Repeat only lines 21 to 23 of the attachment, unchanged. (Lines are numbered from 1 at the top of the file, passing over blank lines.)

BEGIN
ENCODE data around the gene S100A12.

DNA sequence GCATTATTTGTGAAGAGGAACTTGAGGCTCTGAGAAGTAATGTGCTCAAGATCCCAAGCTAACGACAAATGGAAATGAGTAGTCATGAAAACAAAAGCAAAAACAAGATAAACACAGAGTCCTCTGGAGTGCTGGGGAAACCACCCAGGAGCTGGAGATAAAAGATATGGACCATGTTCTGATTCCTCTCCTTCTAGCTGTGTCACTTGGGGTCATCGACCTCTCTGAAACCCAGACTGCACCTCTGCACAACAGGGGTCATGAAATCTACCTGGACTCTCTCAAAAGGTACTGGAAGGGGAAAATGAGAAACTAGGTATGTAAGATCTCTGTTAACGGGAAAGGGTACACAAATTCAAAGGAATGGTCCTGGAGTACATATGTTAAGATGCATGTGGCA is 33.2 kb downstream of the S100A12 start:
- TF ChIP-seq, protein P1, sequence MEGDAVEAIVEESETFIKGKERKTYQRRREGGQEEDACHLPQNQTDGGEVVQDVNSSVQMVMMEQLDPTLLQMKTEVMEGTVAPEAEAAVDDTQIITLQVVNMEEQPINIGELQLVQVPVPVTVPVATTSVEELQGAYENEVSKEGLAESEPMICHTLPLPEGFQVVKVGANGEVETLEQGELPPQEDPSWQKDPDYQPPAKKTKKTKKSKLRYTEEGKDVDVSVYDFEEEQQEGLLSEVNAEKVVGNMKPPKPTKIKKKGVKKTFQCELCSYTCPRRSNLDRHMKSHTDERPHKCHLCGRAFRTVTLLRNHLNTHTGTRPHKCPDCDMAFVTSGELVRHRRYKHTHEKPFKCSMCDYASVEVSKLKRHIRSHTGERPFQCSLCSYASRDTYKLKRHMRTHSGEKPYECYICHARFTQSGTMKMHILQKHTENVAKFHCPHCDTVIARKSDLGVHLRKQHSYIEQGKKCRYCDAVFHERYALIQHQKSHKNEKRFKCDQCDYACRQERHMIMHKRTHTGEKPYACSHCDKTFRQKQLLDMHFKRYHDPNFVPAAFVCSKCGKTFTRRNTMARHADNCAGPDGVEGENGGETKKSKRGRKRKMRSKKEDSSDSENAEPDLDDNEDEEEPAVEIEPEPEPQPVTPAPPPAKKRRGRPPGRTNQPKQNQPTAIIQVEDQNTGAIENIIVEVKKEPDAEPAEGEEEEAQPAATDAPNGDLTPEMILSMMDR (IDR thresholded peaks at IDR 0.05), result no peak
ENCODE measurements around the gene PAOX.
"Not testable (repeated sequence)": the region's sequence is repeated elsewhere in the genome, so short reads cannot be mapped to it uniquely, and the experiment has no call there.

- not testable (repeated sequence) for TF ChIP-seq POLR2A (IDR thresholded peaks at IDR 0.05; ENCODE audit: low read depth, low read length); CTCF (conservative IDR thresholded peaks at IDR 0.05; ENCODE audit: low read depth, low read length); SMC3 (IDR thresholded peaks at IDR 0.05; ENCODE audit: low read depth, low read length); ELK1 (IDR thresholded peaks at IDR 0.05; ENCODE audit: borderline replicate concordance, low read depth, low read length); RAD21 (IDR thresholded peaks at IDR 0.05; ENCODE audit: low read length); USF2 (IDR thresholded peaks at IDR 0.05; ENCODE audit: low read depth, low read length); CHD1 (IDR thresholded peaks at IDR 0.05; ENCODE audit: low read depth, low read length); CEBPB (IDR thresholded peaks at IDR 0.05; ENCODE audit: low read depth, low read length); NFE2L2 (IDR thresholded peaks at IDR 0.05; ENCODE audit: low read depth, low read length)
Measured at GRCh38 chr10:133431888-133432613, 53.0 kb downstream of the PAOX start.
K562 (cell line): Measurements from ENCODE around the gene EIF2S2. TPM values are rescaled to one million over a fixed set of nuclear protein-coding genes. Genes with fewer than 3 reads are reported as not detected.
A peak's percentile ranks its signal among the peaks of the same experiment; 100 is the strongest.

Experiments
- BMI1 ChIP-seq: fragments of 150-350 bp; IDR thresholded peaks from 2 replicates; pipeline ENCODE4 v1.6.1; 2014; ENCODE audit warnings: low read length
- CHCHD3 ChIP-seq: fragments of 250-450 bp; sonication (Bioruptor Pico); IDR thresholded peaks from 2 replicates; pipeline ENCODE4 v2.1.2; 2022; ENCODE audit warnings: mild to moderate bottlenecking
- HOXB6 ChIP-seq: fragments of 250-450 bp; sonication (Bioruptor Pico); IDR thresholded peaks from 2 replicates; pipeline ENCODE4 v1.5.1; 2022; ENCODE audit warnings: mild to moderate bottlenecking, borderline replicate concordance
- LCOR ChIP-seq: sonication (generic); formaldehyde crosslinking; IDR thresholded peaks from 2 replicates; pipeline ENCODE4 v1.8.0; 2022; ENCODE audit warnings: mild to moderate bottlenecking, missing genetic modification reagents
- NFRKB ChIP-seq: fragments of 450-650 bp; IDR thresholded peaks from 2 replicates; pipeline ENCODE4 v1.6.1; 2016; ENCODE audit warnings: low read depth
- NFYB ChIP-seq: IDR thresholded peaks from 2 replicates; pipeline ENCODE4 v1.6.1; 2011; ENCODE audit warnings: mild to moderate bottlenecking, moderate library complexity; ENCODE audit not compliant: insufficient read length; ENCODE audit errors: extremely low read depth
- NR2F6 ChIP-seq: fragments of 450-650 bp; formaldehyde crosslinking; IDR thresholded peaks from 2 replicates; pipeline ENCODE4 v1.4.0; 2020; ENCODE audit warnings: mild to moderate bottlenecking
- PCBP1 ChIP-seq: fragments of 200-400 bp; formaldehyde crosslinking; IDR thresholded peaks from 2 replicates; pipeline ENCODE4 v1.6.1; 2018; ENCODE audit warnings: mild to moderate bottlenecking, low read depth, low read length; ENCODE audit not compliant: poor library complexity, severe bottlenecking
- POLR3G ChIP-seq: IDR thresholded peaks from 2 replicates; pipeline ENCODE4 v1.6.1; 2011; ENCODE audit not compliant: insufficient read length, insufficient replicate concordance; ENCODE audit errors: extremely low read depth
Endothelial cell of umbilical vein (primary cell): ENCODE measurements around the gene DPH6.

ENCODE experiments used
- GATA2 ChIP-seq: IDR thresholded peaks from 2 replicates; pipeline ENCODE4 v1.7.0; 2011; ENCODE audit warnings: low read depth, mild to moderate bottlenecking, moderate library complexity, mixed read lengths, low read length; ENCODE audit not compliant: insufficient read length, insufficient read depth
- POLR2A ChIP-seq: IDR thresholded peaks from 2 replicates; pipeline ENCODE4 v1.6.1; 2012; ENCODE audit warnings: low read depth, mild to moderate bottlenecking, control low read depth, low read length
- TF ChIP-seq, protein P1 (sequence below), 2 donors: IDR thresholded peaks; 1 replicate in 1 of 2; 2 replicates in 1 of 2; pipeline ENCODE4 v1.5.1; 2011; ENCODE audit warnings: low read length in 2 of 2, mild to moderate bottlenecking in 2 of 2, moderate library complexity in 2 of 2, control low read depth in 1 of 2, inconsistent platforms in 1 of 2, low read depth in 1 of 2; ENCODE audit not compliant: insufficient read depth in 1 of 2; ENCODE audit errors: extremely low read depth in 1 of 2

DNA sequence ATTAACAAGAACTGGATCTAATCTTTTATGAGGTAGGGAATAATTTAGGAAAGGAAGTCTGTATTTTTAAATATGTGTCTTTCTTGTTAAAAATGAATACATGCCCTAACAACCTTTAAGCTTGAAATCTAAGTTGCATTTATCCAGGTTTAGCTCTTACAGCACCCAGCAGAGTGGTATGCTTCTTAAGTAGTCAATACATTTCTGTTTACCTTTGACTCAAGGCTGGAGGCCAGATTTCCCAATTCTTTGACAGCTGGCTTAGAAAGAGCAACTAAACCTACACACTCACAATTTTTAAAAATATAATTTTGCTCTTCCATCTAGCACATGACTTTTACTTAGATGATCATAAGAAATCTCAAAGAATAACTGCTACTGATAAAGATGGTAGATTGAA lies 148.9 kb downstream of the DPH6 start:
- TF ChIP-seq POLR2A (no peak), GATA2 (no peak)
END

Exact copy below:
ENCODE experiments used
- GATA2 ChIP-seq: IDR thresholded peaks from 2 replicates; pipeline ENCODE4 v1.7.0; 2011; ENCODE audit warnings: low read depth, mild to moderate bottlenecking, moderate library complexity, mixed read lengths, low read length; ENCODE audit not compliant: insufficient read length, insufficient read depth
- POLR2A ChIP-seq: IDR thresholded peaks from 2 replicates; pipeline ENCODE4 v1.6.1; 2012; ENCODE audit warnings: low read depth, mild to moderate bottlenecking, control low read depth, low read length